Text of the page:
History: adult male with ankle pain.
This is the appearance of osteochondral injuries on plain radiography and MRI. The term osteochondral lesion has been broadly applied to include abnormalities of the bone and cartilage that are not acute. In the ankle, osteochondral injuries are most common at the middle third of the lateral talar dome or posteromedial talar dome, as seen in the image above.
On MRI, osteochondral lesions are classified occording to the system put forth by Hepple, et al (1999).
Stage 1 – articular cartilage damage only
Stage 2a – cartilage injury with underlying fracture with bone edema
Stage 2b – cartilage injury with underlying fracture without bone edema
Stage 3 – detached but nondisplace fragment
Stage 4 – detached and displaced fragment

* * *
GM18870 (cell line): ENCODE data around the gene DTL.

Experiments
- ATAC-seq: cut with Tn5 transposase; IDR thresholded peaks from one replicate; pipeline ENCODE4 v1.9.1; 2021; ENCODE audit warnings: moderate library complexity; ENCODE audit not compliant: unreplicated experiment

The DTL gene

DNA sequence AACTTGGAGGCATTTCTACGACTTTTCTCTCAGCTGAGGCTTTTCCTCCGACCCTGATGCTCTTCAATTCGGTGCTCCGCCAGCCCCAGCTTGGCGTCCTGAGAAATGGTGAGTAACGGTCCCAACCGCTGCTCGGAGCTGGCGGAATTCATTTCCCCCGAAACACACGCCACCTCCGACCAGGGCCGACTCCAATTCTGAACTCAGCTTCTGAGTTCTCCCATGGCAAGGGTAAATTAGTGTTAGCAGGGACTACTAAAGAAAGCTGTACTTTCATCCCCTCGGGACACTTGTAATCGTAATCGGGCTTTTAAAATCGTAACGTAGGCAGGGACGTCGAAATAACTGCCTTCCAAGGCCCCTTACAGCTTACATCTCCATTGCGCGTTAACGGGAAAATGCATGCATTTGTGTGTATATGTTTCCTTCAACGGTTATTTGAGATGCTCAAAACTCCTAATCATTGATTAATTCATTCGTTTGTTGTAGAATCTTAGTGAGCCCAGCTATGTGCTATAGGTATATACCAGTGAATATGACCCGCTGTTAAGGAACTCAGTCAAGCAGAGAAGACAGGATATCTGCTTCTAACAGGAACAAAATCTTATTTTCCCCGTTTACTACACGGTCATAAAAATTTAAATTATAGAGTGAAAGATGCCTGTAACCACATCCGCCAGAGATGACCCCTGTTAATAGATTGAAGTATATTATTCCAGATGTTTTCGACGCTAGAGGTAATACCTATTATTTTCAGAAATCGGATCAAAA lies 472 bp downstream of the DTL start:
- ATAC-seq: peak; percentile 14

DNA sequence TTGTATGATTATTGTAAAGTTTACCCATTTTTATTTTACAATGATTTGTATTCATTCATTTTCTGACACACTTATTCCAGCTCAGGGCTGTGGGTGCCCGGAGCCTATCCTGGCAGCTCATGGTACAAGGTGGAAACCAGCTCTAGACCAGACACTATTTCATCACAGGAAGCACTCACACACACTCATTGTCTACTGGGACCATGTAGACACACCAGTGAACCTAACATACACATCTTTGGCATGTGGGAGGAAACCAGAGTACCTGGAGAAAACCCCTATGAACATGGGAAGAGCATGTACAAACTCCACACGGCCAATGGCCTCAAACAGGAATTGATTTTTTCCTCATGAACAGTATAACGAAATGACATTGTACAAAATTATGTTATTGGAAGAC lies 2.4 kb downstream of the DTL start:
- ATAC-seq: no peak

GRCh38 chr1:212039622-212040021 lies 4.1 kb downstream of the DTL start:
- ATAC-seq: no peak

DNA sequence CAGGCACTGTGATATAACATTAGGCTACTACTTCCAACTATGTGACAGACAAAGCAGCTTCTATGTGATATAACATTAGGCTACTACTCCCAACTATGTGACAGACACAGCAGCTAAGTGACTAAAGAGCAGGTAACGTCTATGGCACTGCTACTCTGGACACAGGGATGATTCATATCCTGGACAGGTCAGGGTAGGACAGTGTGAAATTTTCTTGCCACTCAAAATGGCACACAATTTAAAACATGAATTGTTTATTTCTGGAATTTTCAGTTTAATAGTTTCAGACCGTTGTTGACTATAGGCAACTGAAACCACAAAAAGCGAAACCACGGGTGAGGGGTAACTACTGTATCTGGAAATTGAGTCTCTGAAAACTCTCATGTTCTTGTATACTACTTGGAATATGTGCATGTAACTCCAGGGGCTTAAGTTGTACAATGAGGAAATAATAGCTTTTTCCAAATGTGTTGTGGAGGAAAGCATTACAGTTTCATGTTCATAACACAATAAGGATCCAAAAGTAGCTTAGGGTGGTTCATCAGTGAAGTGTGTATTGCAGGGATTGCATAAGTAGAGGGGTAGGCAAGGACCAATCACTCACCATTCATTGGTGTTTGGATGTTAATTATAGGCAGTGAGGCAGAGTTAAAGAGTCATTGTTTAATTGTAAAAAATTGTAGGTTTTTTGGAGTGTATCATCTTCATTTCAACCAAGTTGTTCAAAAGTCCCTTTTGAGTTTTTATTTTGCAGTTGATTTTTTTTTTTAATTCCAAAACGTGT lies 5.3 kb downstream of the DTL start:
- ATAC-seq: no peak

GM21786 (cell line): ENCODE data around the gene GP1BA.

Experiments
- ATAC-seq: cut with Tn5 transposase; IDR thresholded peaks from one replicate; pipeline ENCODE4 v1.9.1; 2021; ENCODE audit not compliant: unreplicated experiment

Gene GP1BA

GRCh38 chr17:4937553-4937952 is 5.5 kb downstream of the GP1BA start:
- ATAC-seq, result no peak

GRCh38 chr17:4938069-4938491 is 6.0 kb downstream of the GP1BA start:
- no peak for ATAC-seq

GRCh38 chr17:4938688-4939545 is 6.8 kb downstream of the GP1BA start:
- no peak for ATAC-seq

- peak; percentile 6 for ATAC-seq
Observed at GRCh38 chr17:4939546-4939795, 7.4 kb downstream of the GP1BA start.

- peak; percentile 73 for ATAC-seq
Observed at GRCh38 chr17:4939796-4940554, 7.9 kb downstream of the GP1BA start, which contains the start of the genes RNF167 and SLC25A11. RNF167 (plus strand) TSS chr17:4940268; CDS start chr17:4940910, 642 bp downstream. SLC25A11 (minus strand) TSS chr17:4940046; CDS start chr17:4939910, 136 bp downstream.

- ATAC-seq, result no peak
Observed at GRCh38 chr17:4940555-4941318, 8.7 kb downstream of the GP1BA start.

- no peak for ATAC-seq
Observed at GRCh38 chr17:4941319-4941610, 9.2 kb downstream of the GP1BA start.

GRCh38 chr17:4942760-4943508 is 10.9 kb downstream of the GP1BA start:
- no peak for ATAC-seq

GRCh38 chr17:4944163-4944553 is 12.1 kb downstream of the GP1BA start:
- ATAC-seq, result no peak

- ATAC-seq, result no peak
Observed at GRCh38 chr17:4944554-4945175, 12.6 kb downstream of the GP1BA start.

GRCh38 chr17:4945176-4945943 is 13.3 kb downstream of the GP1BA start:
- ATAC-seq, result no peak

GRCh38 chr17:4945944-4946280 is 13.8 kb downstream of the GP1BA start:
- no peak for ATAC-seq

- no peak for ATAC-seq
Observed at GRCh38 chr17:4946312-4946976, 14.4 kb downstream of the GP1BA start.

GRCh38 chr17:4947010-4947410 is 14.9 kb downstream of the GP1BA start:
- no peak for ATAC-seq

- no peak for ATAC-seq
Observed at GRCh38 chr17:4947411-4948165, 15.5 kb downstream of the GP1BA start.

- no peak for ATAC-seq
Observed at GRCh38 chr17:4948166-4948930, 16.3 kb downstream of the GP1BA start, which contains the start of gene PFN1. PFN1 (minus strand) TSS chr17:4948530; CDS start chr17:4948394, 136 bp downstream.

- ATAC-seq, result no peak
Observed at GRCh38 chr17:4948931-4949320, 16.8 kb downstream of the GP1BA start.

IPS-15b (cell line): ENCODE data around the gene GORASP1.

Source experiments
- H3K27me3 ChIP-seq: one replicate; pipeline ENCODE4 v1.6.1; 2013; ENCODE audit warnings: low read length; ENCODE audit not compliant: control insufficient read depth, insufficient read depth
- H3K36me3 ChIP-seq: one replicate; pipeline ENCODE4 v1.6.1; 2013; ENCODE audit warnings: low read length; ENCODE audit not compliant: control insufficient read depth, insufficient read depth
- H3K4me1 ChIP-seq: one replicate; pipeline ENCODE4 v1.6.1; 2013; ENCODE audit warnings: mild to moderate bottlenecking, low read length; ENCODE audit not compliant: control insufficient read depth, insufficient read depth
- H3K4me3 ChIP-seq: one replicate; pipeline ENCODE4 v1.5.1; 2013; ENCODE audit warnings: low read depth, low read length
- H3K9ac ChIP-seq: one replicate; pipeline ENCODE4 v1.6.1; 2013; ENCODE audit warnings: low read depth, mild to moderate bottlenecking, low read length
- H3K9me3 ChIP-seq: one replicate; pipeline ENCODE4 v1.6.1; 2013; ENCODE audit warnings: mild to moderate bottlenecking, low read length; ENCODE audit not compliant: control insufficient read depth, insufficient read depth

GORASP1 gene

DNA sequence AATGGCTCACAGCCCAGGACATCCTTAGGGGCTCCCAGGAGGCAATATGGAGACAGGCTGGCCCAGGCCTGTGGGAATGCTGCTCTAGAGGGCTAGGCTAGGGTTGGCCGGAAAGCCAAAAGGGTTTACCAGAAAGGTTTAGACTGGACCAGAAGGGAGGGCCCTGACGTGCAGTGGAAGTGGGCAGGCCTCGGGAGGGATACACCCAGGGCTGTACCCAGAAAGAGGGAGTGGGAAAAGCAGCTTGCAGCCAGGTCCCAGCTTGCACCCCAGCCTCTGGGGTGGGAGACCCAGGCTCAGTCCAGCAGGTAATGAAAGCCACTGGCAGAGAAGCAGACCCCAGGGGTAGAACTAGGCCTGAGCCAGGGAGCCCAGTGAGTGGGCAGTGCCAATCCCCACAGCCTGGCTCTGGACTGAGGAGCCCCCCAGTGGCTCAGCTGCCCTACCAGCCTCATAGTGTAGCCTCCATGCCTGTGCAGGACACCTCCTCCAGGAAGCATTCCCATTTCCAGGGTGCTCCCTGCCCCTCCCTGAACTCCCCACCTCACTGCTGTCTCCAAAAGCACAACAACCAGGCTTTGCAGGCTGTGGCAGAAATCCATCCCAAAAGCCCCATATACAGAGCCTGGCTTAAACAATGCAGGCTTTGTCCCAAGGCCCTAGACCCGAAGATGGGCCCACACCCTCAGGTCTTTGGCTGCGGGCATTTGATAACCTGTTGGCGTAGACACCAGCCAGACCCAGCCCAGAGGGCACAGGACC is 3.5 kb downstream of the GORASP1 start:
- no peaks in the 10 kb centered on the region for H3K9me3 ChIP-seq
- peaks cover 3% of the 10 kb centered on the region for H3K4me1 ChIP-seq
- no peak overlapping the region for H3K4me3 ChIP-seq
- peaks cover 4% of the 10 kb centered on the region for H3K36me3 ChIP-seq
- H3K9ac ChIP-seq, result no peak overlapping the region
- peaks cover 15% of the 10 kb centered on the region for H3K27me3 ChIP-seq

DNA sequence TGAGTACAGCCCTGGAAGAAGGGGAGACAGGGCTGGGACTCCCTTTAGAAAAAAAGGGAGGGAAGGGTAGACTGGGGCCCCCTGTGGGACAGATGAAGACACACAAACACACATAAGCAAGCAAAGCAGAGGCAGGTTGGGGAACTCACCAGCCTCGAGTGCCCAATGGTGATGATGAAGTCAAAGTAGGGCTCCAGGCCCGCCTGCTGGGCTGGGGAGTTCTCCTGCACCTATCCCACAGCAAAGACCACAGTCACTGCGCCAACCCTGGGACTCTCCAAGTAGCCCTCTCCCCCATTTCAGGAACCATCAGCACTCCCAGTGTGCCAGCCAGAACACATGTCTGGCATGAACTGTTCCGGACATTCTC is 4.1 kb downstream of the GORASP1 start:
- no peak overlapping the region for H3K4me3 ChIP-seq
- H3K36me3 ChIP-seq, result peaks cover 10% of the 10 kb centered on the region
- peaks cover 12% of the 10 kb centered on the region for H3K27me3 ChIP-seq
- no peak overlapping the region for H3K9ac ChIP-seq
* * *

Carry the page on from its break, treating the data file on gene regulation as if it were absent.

Stage 5 – subchondral cyst formation
Using the above system, the classification in the patient above is likely stage 2a at the lateral talar dome and stage 5 at the medial talar dome.
MR arthrography may assist in evaluating difficult to image cartilage abnormalities of the talar dome and tibial plafond.
Osteochondral injuries may resolve on their own, or may go on to develop loose intraarticular bodies. They can be treated with drilling chondroplasty and debridement or placement of osteochondral allografts.